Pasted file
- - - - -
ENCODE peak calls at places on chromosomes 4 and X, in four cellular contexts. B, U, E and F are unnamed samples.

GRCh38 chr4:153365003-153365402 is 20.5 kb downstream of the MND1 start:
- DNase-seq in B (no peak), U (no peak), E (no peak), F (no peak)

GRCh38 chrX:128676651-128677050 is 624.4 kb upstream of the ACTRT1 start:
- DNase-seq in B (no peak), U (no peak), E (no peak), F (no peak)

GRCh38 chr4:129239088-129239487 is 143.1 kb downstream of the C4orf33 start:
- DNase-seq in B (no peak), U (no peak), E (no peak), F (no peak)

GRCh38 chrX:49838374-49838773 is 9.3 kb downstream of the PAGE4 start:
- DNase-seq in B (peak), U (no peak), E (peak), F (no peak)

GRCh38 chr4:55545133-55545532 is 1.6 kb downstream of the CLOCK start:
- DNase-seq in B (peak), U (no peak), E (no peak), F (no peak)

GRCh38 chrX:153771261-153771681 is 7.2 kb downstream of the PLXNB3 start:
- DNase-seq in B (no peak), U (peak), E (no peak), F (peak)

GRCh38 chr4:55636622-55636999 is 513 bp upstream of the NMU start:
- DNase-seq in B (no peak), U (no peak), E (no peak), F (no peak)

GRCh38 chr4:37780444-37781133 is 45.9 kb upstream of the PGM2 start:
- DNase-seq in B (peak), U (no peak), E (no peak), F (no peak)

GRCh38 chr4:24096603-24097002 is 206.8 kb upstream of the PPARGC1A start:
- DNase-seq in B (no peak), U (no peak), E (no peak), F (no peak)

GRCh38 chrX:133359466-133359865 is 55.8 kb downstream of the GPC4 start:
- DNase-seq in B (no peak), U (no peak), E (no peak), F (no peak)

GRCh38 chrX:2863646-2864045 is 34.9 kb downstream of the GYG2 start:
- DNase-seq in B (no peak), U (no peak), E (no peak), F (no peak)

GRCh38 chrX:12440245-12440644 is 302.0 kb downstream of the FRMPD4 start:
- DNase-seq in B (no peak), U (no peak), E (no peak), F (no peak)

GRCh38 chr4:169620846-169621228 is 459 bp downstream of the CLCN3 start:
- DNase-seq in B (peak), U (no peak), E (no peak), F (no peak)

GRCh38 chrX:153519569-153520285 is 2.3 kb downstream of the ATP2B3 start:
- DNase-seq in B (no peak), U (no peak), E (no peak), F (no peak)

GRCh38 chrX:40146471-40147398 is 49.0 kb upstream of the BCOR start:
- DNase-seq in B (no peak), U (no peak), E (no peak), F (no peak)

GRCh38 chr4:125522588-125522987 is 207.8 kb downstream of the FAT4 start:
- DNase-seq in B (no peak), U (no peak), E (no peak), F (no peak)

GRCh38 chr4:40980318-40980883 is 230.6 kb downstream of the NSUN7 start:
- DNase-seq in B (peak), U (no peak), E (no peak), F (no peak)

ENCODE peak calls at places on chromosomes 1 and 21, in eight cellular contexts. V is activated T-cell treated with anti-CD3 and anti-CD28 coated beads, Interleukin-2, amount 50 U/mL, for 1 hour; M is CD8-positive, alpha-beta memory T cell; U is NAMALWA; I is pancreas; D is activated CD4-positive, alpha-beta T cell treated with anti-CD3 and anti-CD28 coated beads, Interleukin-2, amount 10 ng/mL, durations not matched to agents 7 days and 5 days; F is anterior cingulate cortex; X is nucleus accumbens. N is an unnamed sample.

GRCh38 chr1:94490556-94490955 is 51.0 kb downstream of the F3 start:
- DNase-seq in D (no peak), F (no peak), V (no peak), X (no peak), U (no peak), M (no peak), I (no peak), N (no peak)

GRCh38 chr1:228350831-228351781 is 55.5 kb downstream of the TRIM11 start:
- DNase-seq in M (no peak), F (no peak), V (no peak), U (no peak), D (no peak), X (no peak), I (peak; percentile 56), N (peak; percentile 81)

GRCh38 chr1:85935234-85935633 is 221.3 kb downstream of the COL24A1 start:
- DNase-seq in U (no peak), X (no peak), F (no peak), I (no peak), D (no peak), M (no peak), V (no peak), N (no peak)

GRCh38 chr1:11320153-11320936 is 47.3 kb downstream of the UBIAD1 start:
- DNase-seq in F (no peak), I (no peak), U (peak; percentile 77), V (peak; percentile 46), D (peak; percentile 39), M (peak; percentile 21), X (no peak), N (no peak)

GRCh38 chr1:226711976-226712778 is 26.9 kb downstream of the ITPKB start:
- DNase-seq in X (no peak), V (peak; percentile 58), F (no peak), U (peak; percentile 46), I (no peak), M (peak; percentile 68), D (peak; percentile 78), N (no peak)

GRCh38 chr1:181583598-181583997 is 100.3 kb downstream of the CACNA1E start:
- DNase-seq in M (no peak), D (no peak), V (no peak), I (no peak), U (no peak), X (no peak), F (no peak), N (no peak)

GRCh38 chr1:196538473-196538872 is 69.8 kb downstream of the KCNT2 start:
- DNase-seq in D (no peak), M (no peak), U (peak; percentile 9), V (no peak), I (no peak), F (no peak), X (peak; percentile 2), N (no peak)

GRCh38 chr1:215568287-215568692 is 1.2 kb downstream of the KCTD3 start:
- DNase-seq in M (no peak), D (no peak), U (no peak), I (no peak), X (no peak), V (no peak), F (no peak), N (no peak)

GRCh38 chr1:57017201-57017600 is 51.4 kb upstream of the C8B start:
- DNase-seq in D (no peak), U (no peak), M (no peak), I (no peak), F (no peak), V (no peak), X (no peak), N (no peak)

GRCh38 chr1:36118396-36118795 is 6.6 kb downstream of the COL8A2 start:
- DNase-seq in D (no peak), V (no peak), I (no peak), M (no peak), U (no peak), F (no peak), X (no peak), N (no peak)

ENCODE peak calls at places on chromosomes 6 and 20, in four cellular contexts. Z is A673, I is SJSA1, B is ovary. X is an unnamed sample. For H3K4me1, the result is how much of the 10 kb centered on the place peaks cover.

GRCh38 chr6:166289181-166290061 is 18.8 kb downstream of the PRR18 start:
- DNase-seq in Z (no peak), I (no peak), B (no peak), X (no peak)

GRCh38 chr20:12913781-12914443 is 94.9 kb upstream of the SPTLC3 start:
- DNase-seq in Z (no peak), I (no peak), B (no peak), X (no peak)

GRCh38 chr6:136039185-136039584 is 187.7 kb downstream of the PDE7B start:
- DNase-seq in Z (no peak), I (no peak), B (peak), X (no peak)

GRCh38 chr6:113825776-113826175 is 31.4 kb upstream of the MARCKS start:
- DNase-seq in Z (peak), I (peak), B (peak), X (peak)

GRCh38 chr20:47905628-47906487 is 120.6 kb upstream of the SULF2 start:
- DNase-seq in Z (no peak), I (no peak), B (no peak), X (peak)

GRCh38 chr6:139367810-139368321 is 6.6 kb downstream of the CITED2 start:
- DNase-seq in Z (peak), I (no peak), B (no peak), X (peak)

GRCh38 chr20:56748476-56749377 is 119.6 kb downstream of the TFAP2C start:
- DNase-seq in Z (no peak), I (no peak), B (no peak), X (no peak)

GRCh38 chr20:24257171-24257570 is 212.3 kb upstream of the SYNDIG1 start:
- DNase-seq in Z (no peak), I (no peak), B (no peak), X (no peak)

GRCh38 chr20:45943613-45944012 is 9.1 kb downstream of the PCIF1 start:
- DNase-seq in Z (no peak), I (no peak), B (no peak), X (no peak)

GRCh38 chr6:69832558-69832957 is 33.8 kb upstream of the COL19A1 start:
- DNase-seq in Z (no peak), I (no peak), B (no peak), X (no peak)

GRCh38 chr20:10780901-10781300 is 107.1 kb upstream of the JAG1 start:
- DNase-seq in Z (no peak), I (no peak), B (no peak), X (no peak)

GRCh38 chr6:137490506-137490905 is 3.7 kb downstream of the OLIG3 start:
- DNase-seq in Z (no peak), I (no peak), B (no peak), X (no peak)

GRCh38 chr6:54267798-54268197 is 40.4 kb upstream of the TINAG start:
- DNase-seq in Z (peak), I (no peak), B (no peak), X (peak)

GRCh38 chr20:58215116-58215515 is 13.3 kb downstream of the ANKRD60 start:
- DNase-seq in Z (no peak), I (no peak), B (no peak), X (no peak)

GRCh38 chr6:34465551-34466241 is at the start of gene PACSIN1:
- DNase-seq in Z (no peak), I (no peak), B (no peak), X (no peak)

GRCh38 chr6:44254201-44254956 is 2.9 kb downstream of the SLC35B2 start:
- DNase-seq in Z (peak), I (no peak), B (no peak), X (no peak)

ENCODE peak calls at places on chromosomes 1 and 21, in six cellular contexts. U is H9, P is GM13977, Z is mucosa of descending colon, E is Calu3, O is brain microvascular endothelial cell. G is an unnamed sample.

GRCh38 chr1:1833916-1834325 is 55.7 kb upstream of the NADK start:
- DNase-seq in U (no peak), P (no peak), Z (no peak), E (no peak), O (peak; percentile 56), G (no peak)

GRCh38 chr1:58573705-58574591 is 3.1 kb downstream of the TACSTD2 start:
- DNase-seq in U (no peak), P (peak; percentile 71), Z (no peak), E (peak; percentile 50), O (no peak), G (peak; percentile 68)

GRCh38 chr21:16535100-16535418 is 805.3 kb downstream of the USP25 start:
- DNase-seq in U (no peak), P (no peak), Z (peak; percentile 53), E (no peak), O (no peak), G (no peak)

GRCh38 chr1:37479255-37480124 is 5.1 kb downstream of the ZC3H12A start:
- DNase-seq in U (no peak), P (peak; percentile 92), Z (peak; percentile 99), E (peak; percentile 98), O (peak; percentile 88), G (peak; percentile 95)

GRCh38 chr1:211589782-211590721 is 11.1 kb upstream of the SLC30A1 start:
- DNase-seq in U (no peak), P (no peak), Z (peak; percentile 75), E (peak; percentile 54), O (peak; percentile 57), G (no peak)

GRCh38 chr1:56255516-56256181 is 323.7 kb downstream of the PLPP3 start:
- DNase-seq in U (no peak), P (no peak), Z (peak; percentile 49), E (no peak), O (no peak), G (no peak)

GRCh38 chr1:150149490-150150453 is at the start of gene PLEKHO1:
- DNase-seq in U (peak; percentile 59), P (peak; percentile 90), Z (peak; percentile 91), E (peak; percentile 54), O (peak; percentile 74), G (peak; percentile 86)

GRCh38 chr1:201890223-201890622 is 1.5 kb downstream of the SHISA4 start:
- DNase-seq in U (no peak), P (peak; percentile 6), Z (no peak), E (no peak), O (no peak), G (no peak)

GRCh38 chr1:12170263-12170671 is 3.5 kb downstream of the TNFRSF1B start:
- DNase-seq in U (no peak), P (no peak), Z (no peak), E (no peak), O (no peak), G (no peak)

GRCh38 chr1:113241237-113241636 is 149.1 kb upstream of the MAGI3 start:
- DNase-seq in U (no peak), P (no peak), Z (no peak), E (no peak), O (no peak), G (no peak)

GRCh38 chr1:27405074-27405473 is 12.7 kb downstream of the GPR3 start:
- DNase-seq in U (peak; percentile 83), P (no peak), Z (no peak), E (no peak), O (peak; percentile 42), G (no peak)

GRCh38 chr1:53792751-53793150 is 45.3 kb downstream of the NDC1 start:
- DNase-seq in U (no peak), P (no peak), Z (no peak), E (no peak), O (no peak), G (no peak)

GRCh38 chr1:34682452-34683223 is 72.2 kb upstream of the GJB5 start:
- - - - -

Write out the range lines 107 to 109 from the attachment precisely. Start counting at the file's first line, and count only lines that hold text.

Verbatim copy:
GRCh38 chr1:12170263-12170671 is 3.5 kb downstream of the TNFRSF1B start:
- DNase-seq in U (no peak), P (no peak), Z (no peak), E (no peak), O (no peak), G (no peak)

GRCh38 chr1:113241237-113241636 is 149.1 kb upstream of the MAGI3 start: